When You Have a Bad Sales Manager

by Lori Richardson on June 15, 2015

bad sales managerJust like there are lots of bad sales reps, there are also bad sales managers. I speak from experience because in my sales career I had lots of awesome managers – and a few real bad ones. You end up with a bad manager one of two ways:

1) You begin a new position in your company or elsewhere and the person you heard would be a good boss is not one after all.

  OR

2) You have your current position but your great boss gets promoted or moves on and he or she is replaced with the boss from Hell.

The number one reason someone quits a company is because of his or her direct supervisor.

I remember working for a sales manager who took sole credit for a big deal I identified, prospected and closed. He also took credit for some of my ideas as his own.

Another manager was just incompetent – always late to meetings and slow to get something approved that needed to happen.

Others have had direct supervisors who lie and cheat. Some who abuse substances.

No matter the reason for your bad boss, you need to think things through. Is the company you represent worth fighting for, or is this manager indicative of other issues company-wide?

Once you know if you should stay and fight or go somewhere else with less issues, then determine if you should tackle this head-on or not.

One of the worst things that happened to me in my sales career was having someone else appointed to takeover an account that brought in multi-millions in revenue every month because my branch manager thought me being a single mom would cause issues down the road. I couldn’t work the account as well as my married male counterpart (his wife stayed home to raise their kids). Yup, discrimination at its finest.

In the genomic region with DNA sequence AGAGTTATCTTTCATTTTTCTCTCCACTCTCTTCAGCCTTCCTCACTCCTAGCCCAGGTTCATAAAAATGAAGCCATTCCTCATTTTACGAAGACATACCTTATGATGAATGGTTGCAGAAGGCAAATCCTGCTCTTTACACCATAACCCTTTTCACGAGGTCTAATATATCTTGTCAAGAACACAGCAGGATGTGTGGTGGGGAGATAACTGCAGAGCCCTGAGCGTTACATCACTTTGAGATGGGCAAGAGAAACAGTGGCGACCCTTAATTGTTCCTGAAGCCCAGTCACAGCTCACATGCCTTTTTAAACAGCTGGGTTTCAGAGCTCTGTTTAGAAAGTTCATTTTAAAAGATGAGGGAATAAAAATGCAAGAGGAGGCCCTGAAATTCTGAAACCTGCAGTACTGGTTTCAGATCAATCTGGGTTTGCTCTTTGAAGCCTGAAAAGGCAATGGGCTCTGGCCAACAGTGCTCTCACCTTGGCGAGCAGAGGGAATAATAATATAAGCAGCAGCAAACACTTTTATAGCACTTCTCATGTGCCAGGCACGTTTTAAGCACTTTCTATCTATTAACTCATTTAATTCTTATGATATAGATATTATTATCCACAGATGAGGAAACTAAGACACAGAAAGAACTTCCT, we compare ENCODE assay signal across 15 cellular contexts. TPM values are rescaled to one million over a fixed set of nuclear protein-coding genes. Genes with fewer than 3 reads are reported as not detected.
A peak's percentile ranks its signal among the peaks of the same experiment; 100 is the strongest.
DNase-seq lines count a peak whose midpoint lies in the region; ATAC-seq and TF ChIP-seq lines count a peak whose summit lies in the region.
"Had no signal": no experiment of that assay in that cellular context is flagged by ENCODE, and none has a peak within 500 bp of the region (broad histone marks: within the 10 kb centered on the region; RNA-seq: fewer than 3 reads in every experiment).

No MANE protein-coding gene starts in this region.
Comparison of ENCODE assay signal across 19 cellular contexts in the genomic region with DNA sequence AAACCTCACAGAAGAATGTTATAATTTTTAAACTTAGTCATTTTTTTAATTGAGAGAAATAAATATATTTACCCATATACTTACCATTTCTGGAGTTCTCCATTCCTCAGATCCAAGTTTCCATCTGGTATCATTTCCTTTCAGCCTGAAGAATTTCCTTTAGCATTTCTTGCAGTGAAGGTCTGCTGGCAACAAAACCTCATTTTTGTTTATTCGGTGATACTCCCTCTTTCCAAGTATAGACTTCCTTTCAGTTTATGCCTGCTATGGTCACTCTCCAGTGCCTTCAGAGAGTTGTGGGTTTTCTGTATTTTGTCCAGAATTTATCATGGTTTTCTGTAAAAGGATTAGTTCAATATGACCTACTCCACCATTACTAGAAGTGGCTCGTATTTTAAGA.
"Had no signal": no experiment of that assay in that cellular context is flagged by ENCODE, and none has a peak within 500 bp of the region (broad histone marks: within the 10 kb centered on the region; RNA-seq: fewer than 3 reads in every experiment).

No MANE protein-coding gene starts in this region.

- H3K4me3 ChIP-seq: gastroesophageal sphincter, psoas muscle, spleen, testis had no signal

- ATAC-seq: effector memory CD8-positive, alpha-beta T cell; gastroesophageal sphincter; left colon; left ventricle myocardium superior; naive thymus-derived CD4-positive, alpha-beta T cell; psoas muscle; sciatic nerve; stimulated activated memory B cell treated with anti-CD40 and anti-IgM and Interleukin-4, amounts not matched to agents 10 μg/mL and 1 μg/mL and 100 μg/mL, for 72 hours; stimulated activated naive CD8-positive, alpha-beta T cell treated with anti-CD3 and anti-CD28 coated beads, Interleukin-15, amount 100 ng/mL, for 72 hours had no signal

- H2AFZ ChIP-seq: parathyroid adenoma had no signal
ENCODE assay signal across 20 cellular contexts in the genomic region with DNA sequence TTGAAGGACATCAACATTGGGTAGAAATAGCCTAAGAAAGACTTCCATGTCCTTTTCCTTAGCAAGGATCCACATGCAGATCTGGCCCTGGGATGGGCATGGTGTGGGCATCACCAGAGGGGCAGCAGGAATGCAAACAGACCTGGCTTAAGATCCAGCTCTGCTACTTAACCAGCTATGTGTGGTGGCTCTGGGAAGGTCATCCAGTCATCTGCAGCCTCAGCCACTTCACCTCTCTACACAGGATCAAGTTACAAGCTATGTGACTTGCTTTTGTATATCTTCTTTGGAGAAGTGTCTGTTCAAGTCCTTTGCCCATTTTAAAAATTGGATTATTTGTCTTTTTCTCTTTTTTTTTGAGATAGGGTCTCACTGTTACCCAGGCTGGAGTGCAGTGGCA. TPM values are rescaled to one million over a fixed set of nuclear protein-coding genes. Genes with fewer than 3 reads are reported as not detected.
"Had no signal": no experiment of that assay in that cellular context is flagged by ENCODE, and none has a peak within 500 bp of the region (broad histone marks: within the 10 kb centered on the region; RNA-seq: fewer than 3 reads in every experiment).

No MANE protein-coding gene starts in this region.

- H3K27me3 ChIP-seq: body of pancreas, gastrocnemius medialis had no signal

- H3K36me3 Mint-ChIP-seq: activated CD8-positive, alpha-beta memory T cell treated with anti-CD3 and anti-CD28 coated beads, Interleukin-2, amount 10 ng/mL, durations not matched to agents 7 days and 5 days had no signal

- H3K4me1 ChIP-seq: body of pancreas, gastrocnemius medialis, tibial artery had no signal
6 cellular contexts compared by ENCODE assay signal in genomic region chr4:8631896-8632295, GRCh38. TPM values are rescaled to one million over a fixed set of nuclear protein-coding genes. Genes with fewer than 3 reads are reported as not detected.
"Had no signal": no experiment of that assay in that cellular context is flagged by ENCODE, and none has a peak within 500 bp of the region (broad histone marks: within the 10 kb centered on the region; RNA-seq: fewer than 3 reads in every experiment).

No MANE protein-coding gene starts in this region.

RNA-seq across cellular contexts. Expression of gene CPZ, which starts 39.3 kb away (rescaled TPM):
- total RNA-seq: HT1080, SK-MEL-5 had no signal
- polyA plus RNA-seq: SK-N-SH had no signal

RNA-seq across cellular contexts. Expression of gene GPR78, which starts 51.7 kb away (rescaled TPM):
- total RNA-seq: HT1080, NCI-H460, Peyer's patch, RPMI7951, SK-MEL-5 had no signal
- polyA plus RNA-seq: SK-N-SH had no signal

Although I was young, I was seasoned enough to point out the illegalities of saying some of the things they were saying, so they quickly changed their tune and started mounting a campaign about how the client suddenly didn’t really want me as their rep anymore – a stretch they could never prove in a million years.

But it wasn’t worth the energy. I talked to a lawyer who told me I had a great discrimination case – if that’s what I wanted to do. Living in a town where everyone in business knows you – I decided to go to the competition – and bring the account with me. I didn’t get dragged into something negative and I got to do what I do best – sell. The company shut down within a few more years because of bad decisions like the one my branch manager made about me.

If the company has issues throughout – go somewhere else where you can focus on selling.

If the company is good but you are having issues with your direct boss – try the following:

Talk directly to them. You are here to sell and they don’t have to like you – but they need to respect you.

If that doesn’t work, consider waiting it out – often others will see through the bad manager you have OR you may need to find someone outside the organization or inside the organization to discuss what your options are. It’s easy to just tell you to mount a strategy to go around your boss but that often doesn’t work. I’ve found that in my case, anyway, I can see problems before they are obvious to others.

Is there another team you can report to for now?

In the meantime, look around outside your company. In B2B sales there are still SO many amazing opportunities you should be working in a place where it is fun and a joy to go to work. Yes I said joy.

How about you? What have you learned about how to deal with a bad boss?

Here are two posts to read:

  1. 7 Things to Do if You Work for a Bad Boss at Lifehack.
  2. How to Be a Good Boss at Lifehack.

Do you have any  articles to recommend

Lori Richardson - Score More SalesLori Richardson is recognized on Forbes as one of the "Top 30 Social Sales Influencers" worldwide and is a Top 25 Innovative Sales Blogger. Lori speaks, writes, trains, and consults with inside sales teams in mid-sized companies. Subscribe to the award-winning blog  for sales strategies, tactics, and tips.
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Topics: Innovation & Inspiration, B2B

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